Child Custody When Another State is Involved

In Child Custody by Sarah Hink

The reasons for going before another court are not always nefarious though. Over time, life circumstances change and parents and/or children move to other states. Because of the complexities and potential abuses of the legal system when multiple states are involved, the states had to develop a set of laws for clarity.

The Uniform Child Custody Jurisdiction Enforcement Act

Jurisdiction is Latin for “to speak the law.” In order for a court to enter valid, enforceable orders, it must have jurisdiction over the subject of the lawsuit as well as jurisdiction over the people in the lawsuit. Otherwise, any order entered is not a legitimate order. When it comes to child custody orders, jurisdiction is a really big deal. Imagine paying lawyers and going through months and months of legal proceedings only to get an order that isn’t even valid. This becomes an even more significant consideration when there are multiple states involved.

The Uniform Child Custody Jurisdiction Enforcement Act, or UCCJEA, is a set of uniform laws that have been adopted by every state except for Massachusetts. It addresses which court has jurisdiction over a child custody suit when multiple states are involved. The purpose is to provide uniformity and predictability, while preventing unscrupulous parents from running with the children to seek advantageous custody orders from another state.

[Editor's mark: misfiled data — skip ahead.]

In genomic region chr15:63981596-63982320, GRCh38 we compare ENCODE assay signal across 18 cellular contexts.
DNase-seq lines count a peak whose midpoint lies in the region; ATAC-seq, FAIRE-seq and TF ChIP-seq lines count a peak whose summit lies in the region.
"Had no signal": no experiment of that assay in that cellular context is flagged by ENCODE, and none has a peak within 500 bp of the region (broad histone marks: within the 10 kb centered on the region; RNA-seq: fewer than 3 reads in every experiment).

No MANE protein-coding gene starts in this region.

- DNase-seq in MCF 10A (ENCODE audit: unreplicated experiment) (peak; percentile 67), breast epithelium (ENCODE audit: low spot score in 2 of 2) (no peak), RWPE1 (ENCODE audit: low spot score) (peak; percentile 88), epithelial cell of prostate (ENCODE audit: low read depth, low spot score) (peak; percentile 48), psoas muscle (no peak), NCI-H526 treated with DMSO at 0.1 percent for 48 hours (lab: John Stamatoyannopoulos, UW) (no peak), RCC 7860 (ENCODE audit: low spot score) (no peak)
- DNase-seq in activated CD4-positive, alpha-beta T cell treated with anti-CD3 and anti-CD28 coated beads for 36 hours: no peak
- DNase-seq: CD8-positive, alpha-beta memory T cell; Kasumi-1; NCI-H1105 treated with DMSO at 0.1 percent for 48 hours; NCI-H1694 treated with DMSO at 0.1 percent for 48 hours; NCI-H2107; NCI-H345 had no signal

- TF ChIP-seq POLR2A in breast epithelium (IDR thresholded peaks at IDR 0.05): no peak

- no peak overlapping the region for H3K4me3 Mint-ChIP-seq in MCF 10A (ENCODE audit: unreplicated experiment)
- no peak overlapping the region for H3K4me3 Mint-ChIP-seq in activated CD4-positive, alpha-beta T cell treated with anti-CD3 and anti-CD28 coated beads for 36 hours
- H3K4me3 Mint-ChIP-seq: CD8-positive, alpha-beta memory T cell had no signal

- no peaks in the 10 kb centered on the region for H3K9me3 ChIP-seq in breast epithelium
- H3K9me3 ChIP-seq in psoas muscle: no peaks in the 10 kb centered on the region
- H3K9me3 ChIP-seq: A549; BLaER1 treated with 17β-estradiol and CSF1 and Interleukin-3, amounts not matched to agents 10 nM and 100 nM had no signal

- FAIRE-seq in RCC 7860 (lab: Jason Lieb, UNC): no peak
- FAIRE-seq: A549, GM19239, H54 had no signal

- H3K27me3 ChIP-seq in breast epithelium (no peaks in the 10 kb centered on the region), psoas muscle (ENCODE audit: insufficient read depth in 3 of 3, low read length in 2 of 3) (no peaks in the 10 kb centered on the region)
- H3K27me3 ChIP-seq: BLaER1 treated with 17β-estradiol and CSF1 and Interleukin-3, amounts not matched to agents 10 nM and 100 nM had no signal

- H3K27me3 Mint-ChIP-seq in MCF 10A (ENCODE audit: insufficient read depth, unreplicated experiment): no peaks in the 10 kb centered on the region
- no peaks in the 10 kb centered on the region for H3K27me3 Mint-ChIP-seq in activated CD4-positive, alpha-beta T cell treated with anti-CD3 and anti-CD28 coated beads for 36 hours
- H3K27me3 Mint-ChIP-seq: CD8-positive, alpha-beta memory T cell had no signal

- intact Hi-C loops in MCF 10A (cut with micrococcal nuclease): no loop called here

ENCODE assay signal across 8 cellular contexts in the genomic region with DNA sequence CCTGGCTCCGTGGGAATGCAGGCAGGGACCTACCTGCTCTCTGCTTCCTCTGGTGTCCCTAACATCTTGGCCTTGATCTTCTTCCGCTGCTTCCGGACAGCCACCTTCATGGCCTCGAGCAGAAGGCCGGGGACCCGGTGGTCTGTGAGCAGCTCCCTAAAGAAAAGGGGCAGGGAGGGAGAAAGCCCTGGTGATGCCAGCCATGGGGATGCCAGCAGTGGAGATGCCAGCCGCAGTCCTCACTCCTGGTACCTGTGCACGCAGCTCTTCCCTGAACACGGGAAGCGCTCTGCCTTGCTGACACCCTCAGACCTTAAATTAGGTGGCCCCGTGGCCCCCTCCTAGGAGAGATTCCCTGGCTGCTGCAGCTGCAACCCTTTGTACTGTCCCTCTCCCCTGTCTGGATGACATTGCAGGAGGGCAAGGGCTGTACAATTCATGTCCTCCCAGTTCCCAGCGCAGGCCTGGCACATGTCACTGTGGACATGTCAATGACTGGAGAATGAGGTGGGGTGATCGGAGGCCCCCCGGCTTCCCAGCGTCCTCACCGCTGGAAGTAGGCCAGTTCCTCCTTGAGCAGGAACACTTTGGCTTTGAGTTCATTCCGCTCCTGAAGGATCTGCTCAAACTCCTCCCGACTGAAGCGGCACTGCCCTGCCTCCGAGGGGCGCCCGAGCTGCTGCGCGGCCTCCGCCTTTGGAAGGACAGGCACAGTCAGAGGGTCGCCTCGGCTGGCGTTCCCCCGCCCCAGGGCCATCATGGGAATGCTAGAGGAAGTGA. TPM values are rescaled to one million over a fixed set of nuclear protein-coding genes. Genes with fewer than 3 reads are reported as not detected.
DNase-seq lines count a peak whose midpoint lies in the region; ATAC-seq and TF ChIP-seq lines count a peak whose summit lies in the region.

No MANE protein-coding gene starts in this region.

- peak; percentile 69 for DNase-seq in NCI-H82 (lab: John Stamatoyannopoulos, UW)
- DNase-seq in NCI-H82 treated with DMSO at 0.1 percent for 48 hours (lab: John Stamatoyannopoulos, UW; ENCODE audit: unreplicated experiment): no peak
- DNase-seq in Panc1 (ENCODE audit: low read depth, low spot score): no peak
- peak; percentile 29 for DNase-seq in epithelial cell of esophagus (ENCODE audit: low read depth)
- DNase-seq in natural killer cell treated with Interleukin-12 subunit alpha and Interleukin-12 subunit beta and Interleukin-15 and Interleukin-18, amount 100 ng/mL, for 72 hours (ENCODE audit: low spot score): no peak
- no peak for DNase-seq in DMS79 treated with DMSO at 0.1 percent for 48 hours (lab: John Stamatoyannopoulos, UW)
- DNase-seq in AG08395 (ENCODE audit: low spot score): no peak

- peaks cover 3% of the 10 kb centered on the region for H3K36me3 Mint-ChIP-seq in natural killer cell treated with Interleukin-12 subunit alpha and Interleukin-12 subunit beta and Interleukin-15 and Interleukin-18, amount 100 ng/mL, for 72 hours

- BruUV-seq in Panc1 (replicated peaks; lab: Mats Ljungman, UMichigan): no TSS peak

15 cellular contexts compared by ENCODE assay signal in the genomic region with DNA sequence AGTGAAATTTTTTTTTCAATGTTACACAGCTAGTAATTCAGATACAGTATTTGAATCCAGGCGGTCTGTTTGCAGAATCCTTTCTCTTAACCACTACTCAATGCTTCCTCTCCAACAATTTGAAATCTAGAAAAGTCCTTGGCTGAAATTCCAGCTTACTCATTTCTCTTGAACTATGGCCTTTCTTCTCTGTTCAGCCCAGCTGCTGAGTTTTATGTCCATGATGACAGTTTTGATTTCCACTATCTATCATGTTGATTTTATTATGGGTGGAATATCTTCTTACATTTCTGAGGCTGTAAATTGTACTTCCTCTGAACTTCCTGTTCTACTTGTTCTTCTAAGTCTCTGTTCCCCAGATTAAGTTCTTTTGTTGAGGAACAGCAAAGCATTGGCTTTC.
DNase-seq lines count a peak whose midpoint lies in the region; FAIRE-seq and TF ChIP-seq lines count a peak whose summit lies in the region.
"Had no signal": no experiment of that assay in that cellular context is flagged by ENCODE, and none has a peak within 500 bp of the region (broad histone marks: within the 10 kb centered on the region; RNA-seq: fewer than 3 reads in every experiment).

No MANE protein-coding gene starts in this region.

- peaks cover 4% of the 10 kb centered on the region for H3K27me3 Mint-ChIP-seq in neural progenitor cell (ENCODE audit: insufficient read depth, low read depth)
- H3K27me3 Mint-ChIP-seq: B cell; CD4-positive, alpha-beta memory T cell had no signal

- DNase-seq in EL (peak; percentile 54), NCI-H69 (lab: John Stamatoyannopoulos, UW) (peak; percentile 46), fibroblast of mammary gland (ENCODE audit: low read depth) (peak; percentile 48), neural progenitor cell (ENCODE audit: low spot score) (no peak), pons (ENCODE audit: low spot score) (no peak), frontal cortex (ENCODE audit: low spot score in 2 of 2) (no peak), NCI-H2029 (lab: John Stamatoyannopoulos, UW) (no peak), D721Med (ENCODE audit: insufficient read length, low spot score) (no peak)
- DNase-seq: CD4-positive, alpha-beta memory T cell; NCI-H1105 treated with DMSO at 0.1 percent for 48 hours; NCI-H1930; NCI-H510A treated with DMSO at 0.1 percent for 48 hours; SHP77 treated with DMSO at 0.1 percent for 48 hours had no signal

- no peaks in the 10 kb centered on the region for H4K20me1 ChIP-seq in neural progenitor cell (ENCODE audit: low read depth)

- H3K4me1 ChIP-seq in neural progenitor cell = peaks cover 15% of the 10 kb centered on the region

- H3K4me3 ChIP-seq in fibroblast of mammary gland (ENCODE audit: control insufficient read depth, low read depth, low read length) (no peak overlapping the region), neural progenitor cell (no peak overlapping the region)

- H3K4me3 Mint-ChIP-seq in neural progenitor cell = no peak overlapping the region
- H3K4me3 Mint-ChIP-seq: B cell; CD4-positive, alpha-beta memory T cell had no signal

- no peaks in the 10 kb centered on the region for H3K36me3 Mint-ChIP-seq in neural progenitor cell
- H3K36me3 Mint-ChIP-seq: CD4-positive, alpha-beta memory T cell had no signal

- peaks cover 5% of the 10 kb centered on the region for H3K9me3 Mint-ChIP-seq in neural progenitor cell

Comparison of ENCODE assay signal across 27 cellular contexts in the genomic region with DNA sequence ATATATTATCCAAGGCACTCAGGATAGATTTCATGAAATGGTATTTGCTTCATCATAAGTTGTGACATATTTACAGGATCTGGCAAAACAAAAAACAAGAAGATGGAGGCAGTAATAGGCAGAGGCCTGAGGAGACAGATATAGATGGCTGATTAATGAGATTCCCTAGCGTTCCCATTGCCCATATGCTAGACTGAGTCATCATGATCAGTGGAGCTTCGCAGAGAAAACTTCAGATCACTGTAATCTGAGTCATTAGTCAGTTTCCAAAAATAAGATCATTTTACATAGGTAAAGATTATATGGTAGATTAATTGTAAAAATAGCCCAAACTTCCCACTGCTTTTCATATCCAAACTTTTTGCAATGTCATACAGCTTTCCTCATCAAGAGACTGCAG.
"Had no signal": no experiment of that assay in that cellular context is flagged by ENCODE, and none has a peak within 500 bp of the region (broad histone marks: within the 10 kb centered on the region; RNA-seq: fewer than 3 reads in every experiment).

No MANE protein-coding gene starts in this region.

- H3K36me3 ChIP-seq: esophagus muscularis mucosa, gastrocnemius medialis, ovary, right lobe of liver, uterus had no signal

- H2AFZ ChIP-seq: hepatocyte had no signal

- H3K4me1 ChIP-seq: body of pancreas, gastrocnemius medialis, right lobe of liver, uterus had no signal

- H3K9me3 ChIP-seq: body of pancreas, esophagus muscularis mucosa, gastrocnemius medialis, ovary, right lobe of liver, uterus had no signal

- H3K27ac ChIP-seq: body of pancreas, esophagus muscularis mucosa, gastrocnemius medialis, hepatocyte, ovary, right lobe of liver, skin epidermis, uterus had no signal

Essentially, the UCCJEA covers numerous issues, such as what state’s court has jurisdiction to enter an “initial custody order”in a situation where no prior order has been entered regarding that child. This determination revolves around the child’s “home state” or where the child has lived for at least six months preceding the filing of the lawsuit. Another important issue that the UCCJEA addresses is what court has “continuing” jurisdiction over a case, and the circumstances in which another court can take over that jurisdiction from the court of another state. Finally, the UCCJEA also encompasses temporary emergency jurisdiction and enter orders to protect children from circumstances such as abuse, neglect, or parental kidnapping.

New Direction Family Law

Interstate child custody matters are intricate and complex. Failure to obtain orders from a court with competent jurisdiction can be expensive, and worse, result in child custody orders that mean nothing. At New Direction Family Law, we understand the law and pride ourselves in getting things right. Your future and peace of mind are important to us, let us help you. Call New Direction Family Law at (919) 719-3470 to schedule a consultation or reach us online through our website.

Sarah J. Hink
New Direction Family Law

New Direction Family Law
(919) 719-3470